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The Clinical Implication of Vitamin D Nanomedicine for Peritoneal Dialysis-Related Peritoneal Damage

Authors Lee YC , Huang CT, Cheng FY , Hung SY, Lin TM, Tsai YC, Chen CI , Wang HK , Lin CW, Liou HH, Chang MY , Wang HH, Chiou YY 

Received 14 May 2019

Accepted for publication 21 November 2019

Published 5 December 2019 Volume 2019:14 Pages 9665—9675


Checked for plagiarism Yes

Review by Single anonymous peer review

Peer reviewer comments 2

Editor who approved publication: Dr Mian Wang

Yi-Che Lee,1–3 Chih-Ting Huang,4 Fong-Yu Cheng,5 Shih-Yuan Hung,3,6 Tsun-Mei Lin,7 Yen-Chang Tsai,4 Chih-I Chen,8 Hao-Kuang Wang,9 Chi-Wei Lin,10 Hung-Hsiang Liou,11 Min-Yu Chang,3 Hsi-Hao Wang,3 Yuan-Yow Chiou4,12

1Division of Nephrology, Department of Internal Medicine, E-DA Dachang Hospital/ I-Shou University, Kaohsiung, Taiwan; 2School of Medicine, College of Medicine; 3Division of Nephrology, Department of Internal Medicine, E-DA Hospital/ I-Shou University, Kaohsiung, Taiwan; 4Institute of Clinical Medicine, College of Medicine, National Cheng Kung University, Tainan, Taiwan; 5Department of Chemistry, Chinese Culture University, Taipei, Taiwan; 6School of Medicine for International Students; 7Department of Laboratory Medicine; 8Division of Colorectal Surgery, Department of Surgery; 9Department of Neurosurgery; 10Department of Medical Education, E-DA Hospital/ I-Shou University, Kaohsiung, Taiwan; 11Division of Nephrology, Department of Medicine, Hsin-Jen Hospital, New Taipei City, Taiwan; 12Department of Pediatrics, National Cheng Kung University Hospital, Tainan, Taiwan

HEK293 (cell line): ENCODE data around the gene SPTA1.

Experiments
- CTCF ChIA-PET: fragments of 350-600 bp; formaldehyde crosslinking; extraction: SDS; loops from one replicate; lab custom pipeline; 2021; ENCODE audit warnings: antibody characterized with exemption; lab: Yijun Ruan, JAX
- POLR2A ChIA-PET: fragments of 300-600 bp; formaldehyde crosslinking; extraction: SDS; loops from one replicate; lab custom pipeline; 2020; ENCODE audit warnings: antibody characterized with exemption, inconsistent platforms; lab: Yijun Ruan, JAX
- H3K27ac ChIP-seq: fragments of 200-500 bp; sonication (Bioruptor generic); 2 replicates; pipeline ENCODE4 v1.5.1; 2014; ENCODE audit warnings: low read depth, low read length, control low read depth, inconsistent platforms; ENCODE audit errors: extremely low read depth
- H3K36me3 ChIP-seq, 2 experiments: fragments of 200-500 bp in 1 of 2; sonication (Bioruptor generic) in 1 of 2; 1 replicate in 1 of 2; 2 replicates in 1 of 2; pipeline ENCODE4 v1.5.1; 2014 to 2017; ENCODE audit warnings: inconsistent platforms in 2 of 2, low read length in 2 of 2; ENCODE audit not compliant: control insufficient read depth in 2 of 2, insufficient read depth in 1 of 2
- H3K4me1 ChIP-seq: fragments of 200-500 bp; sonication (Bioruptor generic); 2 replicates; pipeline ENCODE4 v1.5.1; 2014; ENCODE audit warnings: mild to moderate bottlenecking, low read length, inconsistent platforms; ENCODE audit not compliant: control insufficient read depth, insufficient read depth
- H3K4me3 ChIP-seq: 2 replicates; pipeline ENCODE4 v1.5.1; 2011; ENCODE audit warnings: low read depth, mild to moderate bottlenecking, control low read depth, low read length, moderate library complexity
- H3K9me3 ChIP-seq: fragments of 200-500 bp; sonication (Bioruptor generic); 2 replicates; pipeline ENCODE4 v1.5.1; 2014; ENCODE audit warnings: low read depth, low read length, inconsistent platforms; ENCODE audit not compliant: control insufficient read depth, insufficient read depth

Correspondence: Yi-Che Lee
Division of Nephrology, Department of Internal Medicine, E-DA Hospital/I-Shou University, No.1, Yida Road, Jiaosu Village, Yanchao District, Kaohsiung City 82445, Taiwan, ROC
Tel +886-7-6150011 ext. 5121
Email [email protected]


Yuan-Yow Chiou
Institute of Clinical Medicine, Department of Pediatrics, National Cheng Kung University Hospital, Medical College, No. 138, Sheng-Li Road, Tainan City 701, Taiwan, ROC
Tel +886-6-2353535 ext. 4184
Fax +886-6-2753083
Email [email protected]

Purpose: Vitamin D is a novel potential therapeutic agent for peritoneal dialysis (PD)-related peritoneal fibrosis, but it can induce hypercalcemia and vascular calcification, which limits its applicability. In this study, we create nanotechnology-based drug delivery systems to investigate its therapeutics and side effects.
Materials and methods: 1,2-distearoyl-sn-glycero-3-phosphoethanolamine-N- [amino-(polyethylene glycol)2000] (DSPE-PEG) and L-α-phosphatidylcholine (PC), which packages with 1α,25(OH)2D3, were used to construct vitamin D nanoliposomes. To confirm the function and safety of vitamin D nanoliposomes, peritoneal mesothelial cells were treated with TGF-β1 and the reverse was attempted using vitamin D nanoliposomes. Antibodies (Ab) against the peritoneum-glycoprotein M6A (GPM6A) Ab were conjugated with vitamin D nanoliposomes. These particles were implanted into mice by intraperitoneal injection and the animals were monitored for the distribution and side effects induced by vitamin D.